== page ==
When I was in middle school, our version of the “Beatles vs. Stones” debate was “Nirvana vs. Pearl Jam”. Arguments were waged, lines were drawn, and there was no safe passage for fence riders. I was firmly in the Nirvana camp and decried Pearl Jam as a “jam band” with pompous 70’s guitar solos and a poser front man. In truth, I really liked Pearl Jam too and just had a harder time learning their stuff on guitar. But as I said, you had to choose only one and Nirvana was it for me. I remember the first time I saw “Smells Like Teen Spirit” on MTV and I was blown away. It not only looked really cool, it looked like something I could be a part of; a concert in a gymnasium, jeans and a t-shirt, and a guitar style that didn’t seem all that difficult or forced. I had to be tricky when buying Nevermind because my parents weren’t in the habit of getting me albums with naked babies on the front. But I succeeded in scoring my very own copy and without being hyperbolic, I can say that it literally changed my life.
Nevermind was the first album that I ever remember really immersing myself in. Immersed as in constant, repeated listenings to get every lyric, vocal line and musical nuance. I didn’t understand what the lyrics were supposed to actually mean most of the time, but you didn’t have to. "How" Kurt sang and played was as important as "what" he was singing. His delivery conveyed the emotion he was going for much more than mere words could. Like tons of other kids my age, Nevermind, made me want to pick up a guitar and get it all out. Kurt made us believe that all of the confusion, isolation and general weirdness of growing up could somehow be waded through with a chuck of wood and some strings. The journey could even be advanced along if you were lucky enough to get your hands on a distortion pedal too!
My parents bought me my first guitar for $60 off of a friend from church. It was a cheap Les Paul knock-off, had a neck like a telephone pole and was the heaviest thing I had ever strapped on. I was in love. It was the most beautiful inanimate object I had ever seen. The blisters on my fingers were glorious war wounds and the cramping in my neck was a labor of love I gladly endured for the chance to be on this journey. While I was learning to play guitar, Nevermind, was one of my most trusted road maps. The first riff I ever learned to play was “Come As You Are”. The first full song I learned to play from top to bottom was “Smells Like Teen Spirit”. Sure I learned other people’s songs, but I was determined to get the whole Nevermind album down. Even if I could never get my voice to get that razor-sharp wail in it, I could almost get my guitar to sound like it was speaking the same language as his. But that’s like saying that a toddler and Shakespeare both speak English.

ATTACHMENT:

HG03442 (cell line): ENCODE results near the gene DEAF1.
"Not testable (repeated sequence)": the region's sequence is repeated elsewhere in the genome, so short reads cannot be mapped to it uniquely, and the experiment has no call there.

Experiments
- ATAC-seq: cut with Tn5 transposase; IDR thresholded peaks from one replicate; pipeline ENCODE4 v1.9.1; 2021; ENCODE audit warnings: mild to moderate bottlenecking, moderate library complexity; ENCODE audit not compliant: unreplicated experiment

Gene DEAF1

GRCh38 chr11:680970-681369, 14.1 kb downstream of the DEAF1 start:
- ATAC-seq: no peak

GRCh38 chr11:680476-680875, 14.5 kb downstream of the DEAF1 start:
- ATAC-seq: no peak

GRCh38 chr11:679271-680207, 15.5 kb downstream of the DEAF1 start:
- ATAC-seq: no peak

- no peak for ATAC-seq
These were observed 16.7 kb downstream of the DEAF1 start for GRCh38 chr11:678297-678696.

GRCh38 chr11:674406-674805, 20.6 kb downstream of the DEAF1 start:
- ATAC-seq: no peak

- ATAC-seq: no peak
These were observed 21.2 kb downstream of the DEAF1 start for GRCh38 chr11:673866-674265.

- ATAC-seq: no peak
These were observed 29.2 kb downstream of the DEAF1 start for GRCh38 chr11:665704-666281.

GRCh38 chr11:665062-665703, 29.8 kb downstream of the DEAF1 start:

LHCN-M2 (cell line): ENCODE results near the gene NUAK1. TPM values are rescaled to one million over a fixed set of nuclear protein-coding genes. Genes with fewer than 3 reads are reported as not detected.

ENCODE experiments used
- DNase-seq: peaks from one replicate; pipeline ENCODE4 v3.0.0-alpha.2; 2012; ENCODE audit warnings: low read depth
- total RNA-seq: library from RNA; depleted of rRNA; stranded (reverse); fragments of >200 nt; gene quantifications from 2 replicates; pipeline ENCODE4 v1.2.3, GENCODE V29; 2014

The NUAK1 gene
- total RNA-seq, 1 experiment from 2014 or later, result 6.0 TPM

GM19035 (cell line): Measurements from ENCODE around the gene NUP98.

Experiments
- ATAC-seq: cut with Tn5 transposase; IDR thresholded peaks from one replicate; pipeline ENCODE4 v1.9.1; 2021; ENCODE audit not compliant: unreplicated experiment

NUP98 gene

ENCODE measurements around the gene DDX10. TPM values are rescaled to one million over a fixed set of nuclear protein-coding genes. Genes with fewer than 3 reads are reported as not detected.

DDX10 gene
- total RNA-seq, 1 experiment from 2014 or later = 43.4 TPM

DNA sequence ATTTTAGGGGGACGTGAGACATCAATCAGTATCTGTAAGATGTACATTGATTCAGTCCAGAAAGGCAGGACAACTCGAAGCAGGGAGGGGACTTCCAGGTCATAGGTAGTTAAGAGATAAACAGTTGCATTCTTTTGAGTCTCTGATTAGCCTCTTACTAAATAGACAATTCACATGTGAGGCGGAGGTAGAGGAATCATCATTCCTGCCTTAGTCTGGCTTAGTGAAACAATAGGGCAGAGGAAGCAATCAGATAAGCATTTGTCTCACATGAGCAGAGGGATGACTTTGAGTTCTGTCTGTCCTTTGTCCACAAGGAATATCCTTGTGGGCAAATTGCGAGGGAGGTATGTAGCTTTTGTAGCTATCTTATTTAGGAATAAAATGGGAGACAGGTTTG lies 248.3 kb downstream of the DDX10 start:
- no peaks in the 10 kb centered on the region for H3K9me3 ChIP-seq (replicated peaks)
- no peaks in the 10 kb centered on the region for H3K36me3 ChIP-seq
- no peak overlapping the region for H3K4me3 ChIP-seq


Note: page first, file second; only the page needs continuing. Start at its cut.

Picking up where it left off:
The first concert I ever played as a “band” was in the summer of 1995. I had started playing around after school with my friends Rusty, Ryan and Geoff and we were all learning together. Geoff’s sister Rebecca was having a birthday party and wanted us to play for it. That’s the kind of motivation you need when you are starting out so you can transform from aimless to motivated. We had to actually learn some songs! Somehow I got roped into singing as well and we did our best renditions of “Smells Like Teen Spirit”, “When I Come Around” by Green Day, “Come Out And Play” by The Offspring, “Zombie” by The Cranberries, “Plush” by Stone Temple Pilots and a few others. I remember singing horribly off-key, playing the guitar line to “Zombie” on the wrong string, trying to stage dive onto people that where standing right in front of me and having a great time doing it! Everyone, including the awe-struck crowd, had a blast! Somewhere there is a video floating around of the show and hopefully it never sees the light of day again!
Even now, whenever I hear those first few clean guitar chords being chunked out or watch the “Smells Like Teen Spirit” video, I am instantly transported back to a place of beginning and discovery. It’s truly a magical thing. It speaks not only to the power of music but to the power of specific artists who's music can find a way into your life at crucial moments, guide you into new areas, and never leave you once they are done showing you things. Maybe that's the thing, maybe the illumination is not just a one time thing. I don't know what "with the lights out, it's less dangerous" means, but I know how I felt when I sang it then and how I feel when I sing it now.
"Smells Like Teen Spirit" - Nirvana (Nevermind)
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